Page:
​magnum and amnesty international partner to raise awareness of the refugee crisis

The photo agency and humanitarian organization curate a new exhibition that calls for the UK to take more responsibility for refugees.

by Felix Petty
06 December 2016, 2:48pm

Stenkovac. Refugee camp. Macedonia,1999 © Cristina Garcia Rodero / Magnum Photos

Few events have defined the year (and the last few) like the refugee crisis. It might've been eclipsed by specters of Brexit and Trump, but both rightward lurches are not entirely isolated or indivisible from the crisis, brought on by conflict and turmoil around the world. The crisis has produced striking, shocking, and saddening imagery, from the Greek Islands in the Mediterranean to the Jungle in Calais. Who can forget the photograph that shocked Europe into empathy (albeit brief) — the picture of the dead body of Alan Kurdi washed up on a Turkish beach? Or, more recently, works by Harley Weir, who captured with sensitivity and beauty the homes and landscapes of the Jungle before it was bulldozed? Recent works by Ai Weiwei — arguably the most famous artist in the world — have been devoted to capturing the stories of those who've made their way to Europe in search of a better life.

Isikveren Camp. Kurdish fleeing northern Iraq arrive at the refugee camp. Over 250.000 Kurds fled from Iraq after a bitter counter attack by Saddam HUSSEIN in northern Iraq. They now live in the mountains on the Turkish border. TURKEY. Uludere. 1991 © Bruno Barbey / Magnum Photos 

But these stories of migration and displacement are, unfortunately, nothing new. It's always pertinent to remind ourselves of the times the world has been shook by similar crises, and of the times the world has responded with open arms and hearts. This the subject of a new project and exhibition organized by photo agency Magnum and humanitarian organization Amnesty International. Called I Welcome, the show opens at the Southbank Centre tomorrow. The exhibition collates together over 70 years of Magnum's reportage from the frontlines. The exhibition, in Magnum's words, aims to give a "visual representation of the scale of international displacement since the end of World War II, putting a human face to the statistics and news stories."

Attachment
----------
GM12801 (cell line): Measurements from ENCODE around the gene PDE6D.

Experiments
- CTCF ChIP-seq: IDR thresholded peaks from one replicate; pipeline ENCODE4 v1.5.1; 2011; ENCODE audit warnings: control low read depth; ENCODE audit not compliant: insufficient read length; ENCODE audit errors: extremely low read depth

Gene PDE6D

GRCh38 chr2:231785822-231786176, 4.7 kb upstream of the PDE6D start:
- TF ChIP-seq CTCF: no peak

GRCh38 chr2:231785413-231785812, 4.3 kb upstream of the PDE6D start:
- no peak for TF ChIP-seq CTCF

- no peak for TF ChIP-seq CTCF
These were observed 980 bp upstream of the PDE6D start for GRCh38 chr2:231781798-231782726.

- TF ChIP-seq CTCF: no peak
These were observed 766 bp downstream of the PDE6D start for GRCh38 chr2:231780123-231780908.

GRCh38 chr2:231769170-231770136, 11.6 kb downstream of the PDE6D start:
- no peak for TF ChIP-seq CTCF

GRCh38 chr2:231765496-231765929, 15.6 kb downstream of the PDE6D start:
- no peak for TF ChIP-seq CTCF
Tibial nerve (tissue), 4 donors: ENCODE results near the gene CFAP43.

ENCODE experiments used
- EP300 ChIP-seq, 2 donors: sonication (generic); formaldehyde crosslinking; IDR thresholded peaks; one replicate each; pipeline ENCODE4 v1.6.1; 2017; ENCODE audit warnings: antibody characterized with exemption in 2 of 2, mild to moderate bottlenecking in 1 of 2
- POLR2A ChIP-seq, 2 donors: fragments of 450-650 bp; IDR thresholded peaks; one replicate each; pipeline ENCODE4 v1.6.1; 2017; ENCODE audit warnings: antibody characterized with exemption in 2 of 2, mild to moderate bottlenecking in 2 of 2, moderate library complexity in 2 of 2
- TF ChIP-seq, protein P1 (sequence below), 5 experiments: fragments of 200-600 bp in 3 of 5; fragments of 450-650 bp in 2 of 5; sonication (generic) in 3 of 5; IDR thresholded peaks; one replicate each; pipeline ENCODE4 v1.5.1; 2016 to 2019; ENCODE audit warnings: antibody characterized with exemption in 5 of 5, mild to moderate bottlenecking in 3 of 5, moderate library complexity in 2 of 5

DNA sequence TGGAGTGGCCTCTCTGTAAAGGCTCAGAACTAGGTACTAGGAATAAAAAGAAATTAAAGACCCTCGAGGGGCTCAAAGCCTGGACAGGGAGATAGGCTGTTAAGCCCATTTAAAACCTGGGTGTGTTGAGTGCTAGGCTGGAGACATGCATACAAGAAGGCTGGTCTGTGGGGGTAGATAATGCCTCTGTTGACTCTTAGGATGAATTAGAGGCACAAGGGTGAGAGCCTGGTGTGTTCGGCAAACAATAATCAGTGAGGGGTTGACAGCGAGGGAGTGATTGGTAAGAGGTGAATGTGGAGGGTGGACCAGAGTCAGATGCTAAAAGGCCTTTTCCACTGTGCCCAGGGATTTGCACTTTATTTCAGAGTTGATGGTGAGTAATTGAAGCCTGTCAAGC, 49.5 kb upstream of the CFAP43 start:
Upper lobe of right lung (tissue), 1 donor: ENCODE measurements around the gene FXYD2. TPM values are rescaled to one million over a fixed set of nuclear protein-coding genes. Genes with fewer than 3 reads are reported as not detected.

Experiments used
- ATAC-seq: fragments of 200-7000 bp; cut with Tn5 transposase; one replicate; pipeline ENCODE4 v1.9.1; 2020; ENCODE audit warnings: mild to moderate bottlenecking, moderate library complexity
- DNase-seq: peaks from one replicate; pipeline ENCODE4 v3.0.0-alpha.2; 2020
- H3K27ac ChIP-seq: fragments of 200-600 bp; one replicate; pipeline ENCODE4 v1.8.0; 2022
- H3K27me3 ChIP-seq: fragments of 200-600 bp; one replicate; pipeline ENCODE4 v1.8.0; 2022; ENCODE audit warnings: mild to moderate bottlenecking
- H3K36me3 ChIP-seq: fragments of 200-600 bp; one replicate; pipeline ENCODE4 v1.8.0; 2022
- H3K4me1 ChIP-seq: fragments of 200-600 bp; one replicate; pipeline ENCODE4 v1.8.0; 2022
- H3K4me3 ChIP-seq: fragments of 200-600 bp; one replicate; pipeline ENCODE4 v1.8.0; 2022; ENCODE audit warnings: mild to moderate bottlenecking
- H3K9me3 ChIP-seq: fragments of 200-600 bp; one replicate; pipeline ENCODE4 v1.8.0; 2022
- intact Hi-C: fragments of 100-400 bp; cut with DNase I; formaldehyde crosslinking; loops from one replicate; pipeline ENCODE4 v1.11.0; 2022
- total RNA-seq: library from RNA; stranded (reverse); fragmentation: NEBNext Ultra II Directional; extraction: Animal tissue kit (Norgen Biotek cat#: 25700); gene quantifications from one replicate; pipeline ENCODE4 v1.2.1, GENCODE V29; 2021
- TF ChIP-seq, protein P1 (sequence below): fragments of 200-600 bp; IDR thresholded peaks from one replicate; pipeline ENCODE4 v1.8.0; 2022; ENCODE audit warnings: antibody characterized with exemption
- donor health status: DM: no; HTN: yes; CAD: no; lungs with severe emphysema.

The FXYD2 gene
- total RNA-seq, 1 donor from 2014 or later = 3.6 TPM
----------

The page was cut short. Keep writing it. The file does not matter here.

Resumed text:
Refugees from the civil war areas. Waiting for this unfamiliar stuff, UNICEF milk (reconstituted from powdered milk) distributed for the first time at the refugee camp. Ioannina, Greece 1948 © David Seymour (Chim)/Magnum Photos 

It combines recent photos from Syria and Libya with images from conflicts across the world. There earliest images document the immense movement of people at the end of the Second World War, counterpointing images of Greece then with images of Greece now. There's images from Iraq, Vietnam, Chechnya, Yugoslavia. Each photo is a little window in the lives of others, illuminating the many reasons people are forced to flee their homes. Amnesty's I Welcome project aims to shine the spotlight on the British Government and ask it to do more to help those in need. In a world where the tabloid press is all too eager to dehumanize refugees, exhibitions and projects like this — that remind us of the human stories that make up the refugee crisis — are all too necessary.

I Welcome, an Amnesty International and Magnum Photos exhibition of photographs of refugee crises past and present, is on view December 7-18, 2016.

Refugees In the desert. The Sha-alaan One camp, is the worst camp. They have orderly food lines with thousands of refugees waiting calmly for food distribution from the CHARITAS charity organization. Jordan,1990 © Chris Steele-Perkins / Magnum Photos 

Syrian families, mostly from Aleppo, are placed in a refugee camp in Vasariste near the Serbian- Hungarian border. After a day to recover, they will walk and attempt to cross the Serbian-Hungarian border. The migrants, mostly from the Middle East but also from as far as Afghanistan, are aiming to get to Serbia, the last country that stands between them and a European Union member state, Hungary. SERBIA. Vasariste. August 12, 2015 © Jerome Sessini / Magnum Photos 

A family stands on what is left of their home. SYRIA. Kobani / Kobane (Arabic: Ayn al Arab). 06 August 2015. © Lorenzo Meloni/Magnum Photos 

The battle for Saigon. Refugees under fire. Confused urban warfare was such that Americans were shooting their staunchest supporters. VIETNAM, 1968. © Philip Jones Griffiths/Magnum Photos 


Text Felix Petty
Images courtesy Magnum 

Amnesty International